6. Data Tables: character encoding, column-major storage, data frame, fixed-width (of strings), fixed-width (of strings), garbage collection, heterogeneous, homogeneous, immutable, index (in a database), JavaScript Object Notation, join, pad (a string), row-major storage, sparse matrix, SQL, tagged data, test harness.

  7. Pattern Matching: base class, Chain of Responsibility pattern, child (in a tree), coupling, depth-first, derived class, Document Object Model, eager matching, eager matching, greedy algorithm, lazy matching, node, Open-Closed Principle, polymorphism, query selector, regular expression, scope creep, test-driven development.

  8. Parsing Expressions: finite state machine, literal, parser, precedence, token, Turing Machine, well formed, YAML.

  9. Page Templates: bare object, dynamic scoping, environment, lexical scoping, stack frame, static site generator, Visitor pattern.

  10. Build Manager: automatic variable, build manager, build recipe, build rule, build target, compiled language, cycle (in a graph), dependency, directed acyclic graph, driver, interpreted language, link (a program), pattern rule, runnable documentation, stale (in build), Template Method pattern, topological order.

  11. Layout Engine: attribute, cache, confirmation bias, design by contract, easy mode, layout engine, Liskov Substitution Principle, query selector, signature, z-buffering.

  12. File Interpolator: header file, literate programming, loader, sandbox, search path, shell variable.

  13. Module Loader: absolute path, alias, circular dependency, closure, directed graph, encapsulate, immediately-invoked function expression (IIFE), inner function, Least Recently Used cache, namespace, plugin architecture.

  14. Style Checker: abstract syntax tree, Adapter pattern, column-major storage, dynamic lookup, generator function, intrinsic complexity, Iterator pattern, linter, Markdown, row-major storage, walk (a tree).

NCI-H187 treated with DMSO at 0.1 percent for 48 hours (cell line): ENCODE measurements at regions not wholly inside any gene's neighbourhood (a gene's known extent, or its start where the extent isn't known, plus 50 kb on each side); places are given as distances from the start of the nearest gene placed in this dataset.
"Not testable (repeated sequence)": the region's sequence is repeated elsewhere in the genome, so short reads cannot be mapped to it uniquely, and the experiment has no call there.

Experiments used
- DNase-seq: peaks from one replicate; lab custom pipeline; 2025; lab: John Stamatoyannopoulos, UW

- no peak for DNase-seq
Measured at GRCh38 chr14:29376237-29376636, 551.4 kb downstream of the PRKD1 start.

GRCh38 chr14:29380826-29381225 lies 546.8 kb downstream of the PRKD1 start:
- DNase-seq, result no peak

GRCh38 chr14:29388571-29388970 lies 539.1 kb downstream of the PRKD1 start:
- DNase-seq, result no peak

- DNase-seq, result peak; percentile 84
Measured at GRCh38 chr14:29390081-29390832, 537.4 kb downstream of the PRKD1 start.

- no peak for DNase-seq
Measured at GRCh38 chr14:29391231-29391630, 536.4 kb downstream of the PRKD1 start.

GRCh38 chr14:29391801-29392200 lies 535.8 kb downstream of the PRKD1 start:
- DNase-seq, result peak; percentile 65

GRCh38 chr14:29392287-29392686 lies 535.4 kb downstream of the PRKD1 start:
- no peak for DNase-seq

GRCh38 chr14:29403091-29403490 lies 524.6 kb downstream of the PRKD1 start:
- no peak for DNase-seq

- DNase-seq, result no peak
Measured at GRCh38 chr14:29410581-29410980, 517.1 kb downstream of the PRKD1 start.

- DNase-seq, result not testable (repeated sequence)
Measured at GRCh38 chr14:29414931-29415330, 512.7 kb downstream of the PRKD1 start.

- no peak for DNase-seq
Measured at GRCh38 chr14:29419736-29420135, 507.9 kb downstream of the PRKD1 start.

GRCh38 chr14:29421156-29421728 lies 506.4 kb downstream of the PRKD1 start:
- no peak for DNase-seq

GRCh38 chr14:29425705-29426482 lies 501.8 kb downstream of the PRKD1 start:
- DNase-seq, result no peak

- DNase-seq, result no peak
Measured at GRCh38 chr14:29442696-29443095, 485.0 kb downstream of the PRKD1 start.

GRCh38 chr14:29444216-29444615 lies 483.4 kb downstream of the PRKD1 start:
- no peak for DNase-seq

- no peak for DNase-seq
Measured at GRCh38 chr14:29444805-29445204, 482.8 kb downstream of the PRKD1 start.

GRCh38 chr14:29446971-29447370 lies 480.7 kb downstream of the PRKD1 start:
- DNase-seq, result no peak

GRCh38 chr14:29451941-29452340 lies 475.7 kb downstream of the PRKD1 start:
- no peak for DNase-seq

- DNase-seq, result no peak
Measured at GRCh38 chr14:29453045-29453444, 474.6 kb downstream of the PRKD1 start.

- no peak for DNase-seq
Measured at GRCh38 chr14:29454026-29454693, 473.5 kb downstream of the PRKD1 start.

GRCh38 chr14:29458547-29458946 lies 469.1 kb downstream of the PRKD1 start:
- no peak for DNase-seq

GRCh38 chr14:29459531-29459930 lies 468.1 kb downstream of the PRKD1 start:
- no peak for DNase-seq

15. Code Generator: byte code, code coverage (in testing), compiler, Decorator pattern, macro, nested function, two hard problems in computer science.

  16. Documentation Generator: accumulator, block comment, deprecation, doc comment, line comment, slug.

  17. Module Bundler: entry point, module bundler, transitive closure.

  18. Package Manager: backward-compatible, combinatorial explosion, heuristic, manifest, patch, prune, SAT solver, scoring function, seed, semantic versioning.

  19. Virtual Machine: Application Binary Interface, assembler, assembly code, bitwise operation, disassembler, instruction pointer, instruction set, label (address in memory), op code, register, virtual machine, word (of memory).

  20. Debugger: breakpoint, source map, tab completion, watchpoint.

  21. Conclusion

  22. Would You Take This Class?

Would You Take This Class?

I plan hope to spend February and March revising the Python version of Software Design by Example. I’m thinking about creating a slide deck for each of the chapters to help me do that—boiling things down to point form helps me see what’s out of order or missing entirely. The best way to test a slide deck is to teach from it, so I’d like to know who’d be interested in an hour-a-week online class that taught participants how to build a dozen applications from the list below in Python:

  • a testing framework
  • an interpreter
  • a versioned file backup system
  • a file cache
  • a dataframe
  • an object persistence framework
  • a binary storage framework
  • a build manager
  • a static site generator
  • a page layout engine
  • a text editor
  • a web server
  • a package manager
  • a regular expression matcher
  • a regular expression parser
  • a style checker
  • a virtual machine
  • a debugger

The cost would be a donation equivalent to a day’s pay to a mutually-agreed charity. Breaking that down:

If you’re interested, please let me know; if a dozen people are willing to commit, I think it would be a lot of fun.

Who Is This Class For?